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Thread: TuneFusion : Encode lossy files as FLAC?

  1. #1

    Join Date
    Sep 2011
    Posts
    31

    TuneFusion : Encode lossy files as FLAC?

    Hi, Spoon.

    I'm running a registered copy of TuneFusion 1.5, and I like it very much. But I have a problem:

    For one of my sync tasks, my source is a mix of lossy and lossless files, and I need the destination to be all FLAC (of course I understand that re-encoding in a lossless format does not improve the quality of a lossy-encoded track).

    The problem is that TuneFusion allows lossy files to be encoded only in other lossy formats (with one exception, which I imagine was an accident). So to do what I want, I use two TuneFusion syncs: One sync to convert from lossy to WMA Lossless (the exception I mentioned), and then a second sync to convert from WMA Lossless to FLAC. But this is awkward and wasteful, and tags get lost in the WMA conversion.

    Would it be possible to allow lossy files to be encoded in other lossless formats, like FLAC?

  2. #2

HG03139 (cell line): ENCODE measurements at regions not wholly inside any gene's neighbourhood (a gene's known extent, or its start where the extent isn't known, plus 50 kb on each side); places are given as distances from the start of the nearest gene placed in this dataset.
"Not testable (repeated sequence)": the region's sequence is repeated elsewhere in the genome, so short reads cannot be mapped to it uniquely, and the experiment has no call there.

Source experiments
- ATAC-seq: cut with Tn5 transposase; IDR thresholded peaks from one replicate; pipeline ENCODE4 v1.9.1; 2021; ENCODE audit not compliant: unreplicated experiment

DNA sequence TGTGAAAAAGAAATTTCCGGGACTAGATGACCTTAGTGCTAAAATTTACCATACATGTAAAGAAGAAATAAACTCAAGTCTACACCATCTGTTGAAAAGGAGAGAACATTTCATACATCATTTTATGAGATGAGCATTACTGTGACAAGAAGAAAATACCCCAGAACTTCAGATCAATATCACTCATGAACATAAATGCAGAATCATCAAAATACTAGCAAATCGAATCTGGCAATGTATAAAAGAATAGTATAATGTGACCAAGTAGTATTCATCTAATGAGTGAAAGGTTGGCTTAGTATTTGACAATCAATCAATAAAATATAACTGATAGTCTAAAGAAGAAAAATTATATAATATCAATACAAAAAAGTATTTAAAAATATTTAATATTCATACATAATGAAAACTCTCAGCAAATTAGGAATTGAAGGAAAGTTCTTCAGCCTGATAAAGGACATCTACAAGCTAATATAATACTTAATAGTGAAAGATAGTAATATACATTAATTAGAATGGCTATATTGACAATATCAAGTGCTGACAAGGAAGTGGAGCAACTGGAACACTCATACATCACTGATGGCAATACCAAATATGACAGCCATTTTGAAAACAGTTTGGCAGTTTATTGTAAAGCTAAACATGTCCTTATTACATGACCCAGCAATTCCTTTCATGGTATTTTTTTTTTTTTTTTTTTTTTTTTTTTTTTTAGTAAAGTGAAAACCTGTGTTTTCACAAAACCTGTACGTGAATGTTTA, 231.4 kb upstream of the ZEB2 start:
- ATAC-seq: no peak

Administrator
    Join Date
    Apr 2002
    Posts
    42,959

    Re: TuneFusion : Encode lossy files as FLAC?

    Sorry there is no option to do this currently.

  3. #3
    dBpoweramp Enthusiast
    Join Date
    Aug 2009
    Location
    Florida
    Posts
    69

    Re: TuneFusion : Encode lossy files as FLAC?

    I suspect adding an option to encode lossy files to lossless is overall a bad idea for multiple reasons...

  4. #4
    dBpoweramp Guru
    Join Date
    Nov 2013
    Location
    New York
    Posts
    452

    Re: TuneFusion : Encode lossy files as FLAC?

    There are reasons why this may be necessary in professional audio and broadcasting. Basically, if you want to edit the recording, you have to do it with an uncompressed (.wav) original. At least one of my editing programs will open FLAC, but it converts the FLAC file to wav when it opens the file. Yes, the file is not going to have any better quality when made into a .wav, and will actually sound worse if recompressed to a lossy format, but you have no choice if you cannot obtain a lossless format.

    Also the automation system I've used at both radio and TV facilities would only store .WAV or MP2 (not 3). Again, if you only had the lossy mp3 or m4a file, you had no choice if you wanted to air it.

    So, there are practical reasons why it may be necessary to make conversions, sometimes quite often, that make absolutely no sense from a quality of reproduction standpoint.

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